Here are several examples of instances where well-known trainers were told by their equally or more famous fighters – and sometimes the other way around — that all good things at some point must come to an end:

Angelo Dundee ends long relationship with Sugar Ray Leonard

Leonard was coming off one of the most significant victories of his career, shocking middleweight champion Marvelous Marvin Hagler after a five-year layoff, when Dundee said he’d been vastly underpaid for that fight, for which he didn’t have a contract, and would only consent to be a part of the Sugar man’s challenge of WBC light heavyweight titlist Donny Lalonde (the vacant WBC super middleweight belt also was on the line) on Nov. 11, 1988, if he had a signed contract and thus would know beforehand what his financial compensation would be.

“Evidently I’m not necessary in the corner,” Dundee said of the dispute.  “They were offended because I had the audacity to have my lawyer call Mike Trainer’s office asking when I was going to be paid. I left it up to them for the Hagler fight. I depended on their generosity and I got one percent (of Leonard’s purse).”

Countered Leonard: “I’ll miss him. But what bothers me the most is the fact that I thought we had a special relationship. By the way things happened, I really don’t know if that relationship was valid at first. He’s like a family member to me. But when you hurt or destroy friendship, you lose it. It’s over.”

Although Dundee and Leonard never patched things up in a professional sense, they were able to let bygones be bygones. Leonard attended a 90th birthday celebration for Dundee on Aug. 30, 2011, five months before Angelo passed away.

“We talked about life. We talked about the fight game and reminisced about the special moments,” Leonard said of the restoration of their deep and abiding friendship. “He was a great guy to hang around with. You didn’t have to press a button to get him started, or to pause. Losing him puts into perspective how precious life is. I never thought we’d lose him, even at the age of 90. He had so much zest, so much enthusiasm about life, his next project, next fight or fighter and who he was helping to either remain or become a champion.”

Freddie Roach fired by Manny Pacquiao

The relationship of Roach and Pacquiao lasted much longer – almost twice as long, in fact, at 16 years – as that between Sanchez and Golovkin. But “Pac-Man” apparently took umbrage to a suggestion from Roach after he lost a close and disputed unanimous decision, and his WBO welterweight title, to Jeff Horn on July 2, 2017, in Horn’s hometown of Brisbane, Australia.  Roach’s transgression? Suggesting that Pacquiao’s roles as a legendary fighter and a senator in the Philippines each might be so demanding that he could not do justice to both, and thus would be well-advised to choose one or the other.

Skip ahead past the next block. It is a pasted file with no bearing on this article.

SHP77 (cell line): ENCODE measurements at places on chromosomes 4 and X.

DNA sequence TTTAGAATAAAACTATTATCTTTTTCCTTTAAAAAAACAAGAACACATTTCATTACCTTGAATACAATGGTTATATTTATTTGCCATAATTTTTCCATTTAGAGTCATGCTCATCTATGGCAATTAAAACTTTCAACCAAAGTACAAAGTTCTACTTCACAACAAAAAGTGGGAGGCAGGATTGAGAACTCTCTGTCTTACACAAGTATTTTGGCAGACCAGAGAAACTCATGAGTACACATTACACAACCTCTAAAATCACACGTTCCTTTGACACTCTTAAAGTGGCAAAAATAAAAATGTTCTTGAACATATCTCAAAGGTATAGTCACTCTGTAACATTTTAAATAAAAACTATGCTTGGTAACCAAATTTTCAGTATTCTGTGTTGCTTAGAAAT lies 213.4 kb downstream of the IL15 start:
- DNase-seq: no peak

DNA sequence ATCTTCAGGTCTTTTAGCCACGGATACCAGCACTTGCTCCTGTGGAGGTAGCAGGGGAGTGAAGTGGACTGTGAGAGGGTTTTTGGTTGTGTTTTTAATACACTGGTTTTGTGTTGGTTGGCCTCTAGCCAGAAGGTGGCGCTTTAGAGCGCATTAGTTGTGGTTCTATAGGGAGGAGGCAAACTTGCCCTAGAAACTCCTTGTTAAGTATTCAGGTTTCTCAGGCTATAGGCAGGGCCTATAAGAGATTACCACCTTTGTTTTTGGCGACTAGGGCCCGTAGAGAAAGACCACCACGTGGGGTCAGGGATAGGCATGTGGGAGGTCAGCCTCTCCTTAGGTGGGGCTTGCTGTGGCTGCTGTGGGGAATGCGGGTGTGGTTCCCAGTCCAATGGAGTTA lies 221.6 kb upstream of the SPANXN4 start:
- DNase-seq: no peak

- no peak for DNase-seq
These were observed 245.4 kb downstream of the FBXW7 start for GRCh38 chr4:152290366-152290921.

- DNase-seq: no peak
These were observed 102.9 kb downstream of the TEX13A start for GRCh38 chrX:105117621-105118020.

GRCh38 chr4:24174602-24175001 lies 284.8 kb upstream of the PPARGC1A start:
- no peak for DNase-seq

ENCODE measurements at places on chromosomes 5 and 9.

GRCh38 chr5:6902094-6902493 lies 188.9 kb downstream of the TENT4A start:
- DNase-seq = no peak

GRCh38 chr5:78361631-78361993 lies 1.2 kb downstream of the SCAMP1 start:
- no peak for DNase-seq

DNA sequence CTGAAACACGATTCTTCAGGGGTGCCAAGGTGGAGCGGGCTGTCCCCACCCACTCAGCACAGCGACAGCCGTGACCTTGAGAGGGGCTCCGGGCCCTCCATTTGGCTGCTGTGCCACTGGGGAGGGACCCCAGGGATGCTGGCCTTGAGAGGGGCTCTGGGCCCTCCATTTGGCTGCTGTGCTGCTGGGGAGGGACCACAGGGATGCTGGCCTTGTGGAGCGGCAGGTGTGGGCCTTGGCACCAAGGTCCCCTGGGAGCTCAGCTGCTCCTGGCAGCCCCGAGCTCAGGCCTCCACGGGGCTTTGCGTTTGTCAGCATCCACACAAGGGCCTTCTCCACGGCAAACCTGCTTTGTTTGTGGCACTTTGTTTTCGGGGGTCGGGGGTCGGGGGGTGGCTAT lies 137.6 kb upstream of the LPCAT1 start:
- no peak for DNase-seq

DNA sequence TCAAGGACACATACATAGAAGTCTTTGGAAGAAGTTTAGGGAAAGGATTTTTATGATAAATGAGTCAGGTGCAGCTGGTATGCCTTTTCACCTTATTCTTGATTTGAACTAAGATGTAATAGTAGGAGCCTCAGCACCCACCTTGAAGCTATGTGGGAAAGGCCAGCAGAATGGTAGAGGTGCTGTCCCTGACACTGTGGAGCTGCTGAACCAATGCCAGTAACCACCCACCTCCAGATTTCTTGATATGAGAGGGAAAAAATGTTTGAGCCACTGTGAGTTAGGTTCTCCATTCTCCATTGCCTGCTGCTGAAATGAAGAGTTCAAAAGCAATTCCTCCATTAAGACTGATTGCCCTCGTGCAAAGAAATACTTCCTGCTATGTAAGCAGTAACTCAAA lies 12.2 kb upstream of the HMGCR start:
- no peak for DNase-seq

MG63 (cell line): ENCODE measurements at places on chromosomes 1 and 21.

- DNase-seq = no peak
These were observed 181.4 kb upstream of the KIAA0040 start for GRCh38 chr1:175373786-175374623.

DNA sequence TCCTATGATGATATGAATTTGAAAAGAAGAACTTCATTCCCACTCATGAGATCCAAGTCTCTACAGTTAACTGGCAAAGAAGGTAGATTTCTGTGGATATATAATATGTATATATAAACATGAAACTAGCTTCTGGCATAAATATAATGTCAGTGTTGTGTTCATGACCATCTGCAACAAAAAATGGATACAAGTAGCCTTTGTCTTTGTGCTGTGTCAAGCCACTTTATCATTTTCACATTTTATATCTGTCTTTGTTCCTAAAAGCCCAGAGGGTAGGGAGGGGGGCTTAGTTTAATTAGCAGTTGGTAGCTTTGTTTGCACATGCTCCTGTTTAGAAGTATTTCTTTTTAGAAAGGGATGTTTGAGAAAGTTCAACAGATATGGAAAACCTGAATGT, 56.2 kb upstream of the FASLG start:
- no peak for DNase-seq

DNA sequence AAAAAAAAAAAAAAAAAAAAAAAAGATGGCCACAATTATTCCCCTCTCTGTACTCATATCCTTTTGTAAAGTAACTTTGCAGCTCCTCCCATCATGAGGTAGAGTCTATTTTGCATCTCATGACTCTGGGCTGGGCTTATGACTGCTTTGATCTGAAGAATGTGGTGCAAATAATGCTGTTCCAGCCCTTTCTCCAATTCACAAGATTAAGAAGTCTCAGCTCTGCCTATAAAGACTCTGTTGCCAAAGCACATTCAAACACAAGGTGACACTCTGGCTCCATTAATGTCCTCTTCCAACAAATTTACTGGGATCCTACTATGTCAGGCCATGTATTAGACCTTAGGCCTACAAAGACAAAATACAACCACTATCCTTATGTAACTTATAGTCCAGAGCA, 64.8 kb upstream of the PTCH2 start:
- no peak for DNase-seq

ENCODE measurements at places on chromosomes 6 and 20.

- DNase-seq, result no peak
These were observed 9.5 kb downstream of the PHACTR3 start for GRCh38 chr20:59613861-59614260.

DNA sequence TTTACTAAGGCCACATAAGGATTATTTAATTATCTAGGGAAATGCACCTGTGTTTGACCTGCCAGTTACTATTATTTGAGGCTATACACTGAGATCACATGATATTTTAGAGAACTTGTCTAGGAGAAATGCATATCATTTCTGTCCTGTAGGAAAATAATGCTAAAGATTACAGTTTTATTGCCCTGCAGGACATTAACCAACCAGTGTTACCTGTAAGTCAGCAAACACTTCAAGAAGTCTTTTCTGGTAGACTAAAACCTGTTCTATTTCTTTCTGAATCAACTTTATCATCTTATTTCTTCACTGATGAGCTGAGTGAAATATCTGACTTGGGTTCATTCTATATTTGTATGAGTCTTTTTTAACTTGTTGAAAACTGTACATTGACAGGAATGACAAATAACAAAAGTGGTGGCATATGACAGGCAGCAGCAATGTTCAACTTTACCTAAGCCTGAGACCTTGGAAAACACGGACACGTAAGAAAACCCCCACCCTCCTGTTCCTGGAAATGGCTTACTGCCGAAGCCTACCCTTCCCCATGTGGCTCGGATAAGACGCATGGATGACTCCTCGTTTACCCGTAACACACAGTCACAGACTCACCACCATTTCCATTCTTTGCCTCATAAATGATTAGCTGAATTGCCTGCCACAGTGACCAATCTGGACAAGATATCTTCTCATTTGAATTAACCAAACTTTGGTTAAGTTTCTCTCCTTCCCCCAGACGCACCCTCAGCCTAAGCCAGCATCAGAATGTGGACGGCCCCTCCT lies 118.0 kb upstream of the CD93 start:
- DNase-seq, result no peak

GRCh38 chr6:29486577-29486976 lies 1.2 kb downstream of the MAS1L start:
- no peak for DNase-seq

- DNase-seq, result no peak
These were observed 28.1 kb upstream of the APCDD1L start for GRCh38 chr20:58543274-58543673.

“Being a prize fighter is difficult, but being a world champion is so incredibly difficult,” Roach reasoned. “It takes just about all of your time and focus and energy, and I can’t imagine being able to do it and having another job.

“I didn’t know Manny was mad about that when I said it. I wish he had said something to me about it so we could have spoken to each other. But I have no complaints because my life is so much better in so many ways because of Manny Pacquiao.”

With Roach removed, Pacquiao’s good friend, Buboy Fernandez, was his trainer for his next bout, a seventh-round stoppage of Lucas Matthysse. But Roach would not be away for long, nor did many people familiar with their bond anticipate that that would be the case. “They’re like a married couple and it’s like they had a trial separation,” opined Justin Fortune, Pacquiao’s strength and conditioning coach. So Roach was back for Pacquiao’s most recent bout, a wide points nod over Adrien Broner, but in an advisory role with Fernandez remaining the trainer of record. That again will be the case should the proposed pairing of Pacquiao, the “regular” WBA welterweight champion, and WBA “super” welterweight ruler Keith Thurman be finalized.

Bouie Fisher, Bernard Hopkins clash over compensation

Despite once describing long-enduring middleweight champion Bernard Hopkins as “like my son,” veteran Philadelphia trainer Bouie Fisher sided with his actual sons, James and Andre, in a dispute with B-Hop over how much money Fisher should have received for services already rendered or to be rendered in the future.

“Bernard is a difficult person to deal with,” Fisher said in 2005, after being fired by Hopkins. “He wants all the glory, he wants all the credit, he wants all the money. It’s all about him, him, him.”

That is not how Hopkins saw it, and, as was the case with Angelo Dundee’s late reconciliation with Sugar Ray Leonard, the fighter was there when his former trainer and father figure was hospitalized and close to death shortly before he passed away, at 83, on June 30, 2011. When Fisher briefly opened his eyes, Hopkins stepped back and began shadowboxing, the older man’s eyes suggesting a glint of recognition.